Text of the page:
Tribe Sues Federal Government for Nixing Plan for Alaska’s Second Gaming Hall
Posted on: October 15, 2019, 02:09h.
Last updated on: October 15, 2019, 12:21h.
An Alaska Native village has filed suit against the US Interior Department for scuttling its 20-year quest to launch the state’s second electronic bingo hall, Anchorage Daily News reports.
Alaska has no casinos and no state lottery, just the aforementioned facility offering slot-like electronic bingo games and around a dozen charitable bingo venues.
But the Village of Eklutna, which is based within the municipality of Anchorage, is determined to build an electronic bingo hall of its own.
However, in June last year, the Interior Department ruled that the tribe does not hold governmental authority over the allotment of land earmarked for the gaming facility, and that plot does not constitute “tribal land” within the meaning of the Indian Gaming Regulatory Act,1988 (IGRA).
Natives’ Legal Anomaly
The Eklutna counter that they have for decades exercised jurisdiction and provided governmental and environmental services to the allotment, and argue the federal government’s decision relies on “outdated legal precedent” and “misapplied relevant standards.”
Alaska Natives have slightly different legal status than Native Americans in “the Southern 48,” which usually means they are unable to automatically claim the right to offer class II gaming on their lands under IGRA.
In 1971, Congress enacted the Alaska Native Claims Settlement Act (ANCSA), which recharacterized Alaska Natives as private corporations under Alaska state law, with tribal members receiving shares.
The tribes that signed up collectively received 44 million acres of inalienable land and shared an award of $962.5 million.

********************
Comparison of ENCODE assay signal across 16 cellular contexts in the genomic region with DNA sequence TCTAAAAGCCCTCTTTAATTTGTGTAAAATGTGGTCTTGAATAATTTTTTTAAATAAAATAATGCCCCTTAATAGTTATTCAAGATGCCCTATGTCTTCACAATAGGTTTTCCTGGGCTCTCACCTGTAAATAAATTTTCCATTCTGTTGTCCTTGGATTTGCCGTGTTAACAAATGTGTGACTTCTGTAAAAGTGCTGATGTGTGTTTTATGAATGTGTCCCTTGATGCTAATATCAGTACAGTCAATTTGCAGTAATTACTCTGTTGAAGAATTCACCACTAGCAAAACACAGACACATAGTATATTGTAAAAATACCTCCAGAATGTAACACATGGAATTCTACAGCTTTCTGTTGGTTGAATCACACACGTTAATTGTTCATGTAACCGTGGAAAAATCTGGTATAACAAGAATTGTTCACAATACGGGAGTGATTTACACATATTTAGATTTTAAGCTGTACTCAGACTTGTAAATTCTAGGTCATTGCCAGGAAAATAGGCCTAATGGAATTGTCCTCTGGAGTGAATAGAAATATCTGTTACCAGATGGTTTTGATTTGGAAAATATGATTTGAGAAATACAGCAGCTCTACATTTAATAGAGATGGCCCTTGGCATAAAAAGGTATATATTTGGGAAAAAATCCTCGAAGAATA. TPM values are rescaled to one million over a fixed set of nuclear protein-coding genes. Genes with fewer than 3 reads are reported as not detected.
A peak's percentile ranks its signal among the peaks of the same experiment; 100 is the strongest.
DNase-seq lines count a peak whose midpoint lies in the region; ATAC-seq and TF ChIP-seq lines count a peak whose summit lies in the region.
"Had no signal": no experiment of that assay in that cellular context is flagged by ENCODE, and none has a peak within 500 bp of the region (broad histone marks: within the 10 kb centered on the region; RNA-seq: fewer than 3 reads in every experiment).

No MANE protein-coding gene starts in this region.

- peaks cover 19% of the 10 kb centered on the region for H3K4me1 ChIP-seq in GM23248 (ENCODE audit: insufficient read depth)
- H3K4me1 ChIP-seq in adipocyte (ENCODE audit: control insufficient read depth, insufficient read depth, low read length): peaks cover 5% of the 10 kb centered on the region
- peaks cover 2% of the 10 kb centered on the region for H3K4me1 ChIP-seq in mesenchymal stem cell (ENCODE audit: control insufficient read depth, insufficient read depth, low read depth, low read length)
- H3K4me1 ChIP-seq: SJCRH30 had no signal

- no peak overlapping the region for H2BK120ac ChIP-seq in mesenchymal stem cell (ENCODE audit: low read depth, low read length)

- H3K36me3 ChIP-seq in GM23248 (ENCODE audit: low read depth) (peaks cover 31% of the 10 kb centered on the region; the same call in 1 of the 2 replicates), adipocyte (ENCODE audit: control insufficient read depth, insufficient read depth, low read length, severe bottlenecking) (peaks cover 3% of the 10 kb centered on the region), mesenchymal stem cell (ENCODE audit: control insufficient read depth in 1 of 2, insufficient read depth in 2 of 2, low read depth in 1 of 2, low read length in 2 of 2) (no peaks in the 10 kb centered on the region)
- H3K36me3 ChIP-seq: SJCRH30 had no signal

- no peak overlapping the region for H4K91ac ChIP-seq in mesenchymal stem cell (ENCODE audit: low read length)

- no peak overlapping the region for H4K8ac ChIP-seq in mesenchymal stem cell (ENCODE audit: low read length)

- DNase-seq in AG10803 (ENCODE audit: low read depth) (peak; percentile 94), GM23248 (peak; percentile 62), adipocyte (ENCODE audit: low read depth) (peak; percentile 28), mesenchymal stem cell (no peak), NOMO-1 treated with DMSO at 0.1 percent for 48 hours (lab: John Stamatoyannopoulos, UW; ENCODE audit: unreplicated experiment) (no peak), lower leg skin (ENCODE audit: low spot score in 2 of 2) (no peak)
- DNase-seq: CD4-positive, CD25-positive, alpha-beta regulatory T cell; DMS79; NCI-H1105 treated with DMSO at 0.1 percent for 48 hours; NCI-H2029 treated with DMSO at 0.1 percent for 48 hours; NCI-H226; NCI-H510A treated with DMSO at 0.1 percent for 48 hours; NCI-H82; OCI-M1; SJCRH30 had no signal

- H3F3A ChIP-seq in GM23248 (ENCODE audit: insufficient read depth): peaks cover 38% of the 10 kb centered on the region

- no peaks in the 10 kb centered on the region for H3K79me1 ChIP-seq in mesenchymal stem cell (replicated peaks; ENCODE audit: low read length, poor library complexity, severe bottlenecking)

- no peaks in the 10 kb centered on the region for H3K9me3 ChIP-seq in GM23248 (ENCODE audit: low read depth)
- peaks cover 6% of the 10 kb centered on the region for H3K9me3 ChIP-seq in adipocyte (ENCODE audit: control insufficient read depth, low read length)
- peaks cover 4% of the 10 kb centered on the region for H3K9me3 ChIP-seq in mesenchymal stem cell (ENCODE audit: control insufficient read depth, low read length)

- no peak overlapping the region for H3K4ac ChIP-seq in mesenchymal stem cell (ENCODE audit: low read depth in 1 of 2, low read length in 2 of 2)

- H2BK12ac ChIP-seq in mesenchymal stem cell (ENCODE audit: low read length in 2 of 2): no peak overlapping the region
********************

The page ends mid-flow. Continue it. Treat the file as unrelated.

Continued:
But by becoming corporations, they ceased to be tribes living on sovereign reservations with sovereign powers.
The only sovereign reservation in Alaska is that of the Metlakatla Indian Community, which also hosts the state’s sole gaming hall. That’s because the Metlakatla voted to opt out of ANCSA and retained rights to their land.
The land on which the Eklutna want to build their gaming hall was originally granted in 1906 under the Alaska Native Allotment Act. That allowed tribes in Alaska to apply for plots of land up to 160 acres, and ultimately allocated some 10,000 allotments.
The Eklutna argue that the allotment falls within their ancestral homelands, and that the tribe exercises its authority over it through land management and environmental protection.
The lawsuit points to recent precedents in California and Oklahoma, where the Interior Department has authorized tribes to operate Class II facilities on non-reservation allotments.
There is no legal basis on which to distinguish allotments [in Alaska] from other Indian allotments,” the tribe’s complaint claims.
Both Anchorage Mayor Ethan Berkowitz and US Representative Don Young (R-Alaska) support the Eklutna’s plight, believing a gaming hall would bring economic regeneration and employment to the area.
But others are concerned that success for the tribe would open the floodgates for Alaska Natives to launch gaming operations on any number of those 10,000 other allotments.
“After decades of fighting for recognition of our tribal jurisdiction over this tiny fraction of our tribe’s traditional territory, this lawsuit is an important step toward solving longstanding issues and creating new opportunities for the first people of Alaska’s largest city, which have long been denied to us,” said Aaron Leggett, president of the Eklutna tribe, in a written statement to Anchorage Daily News.
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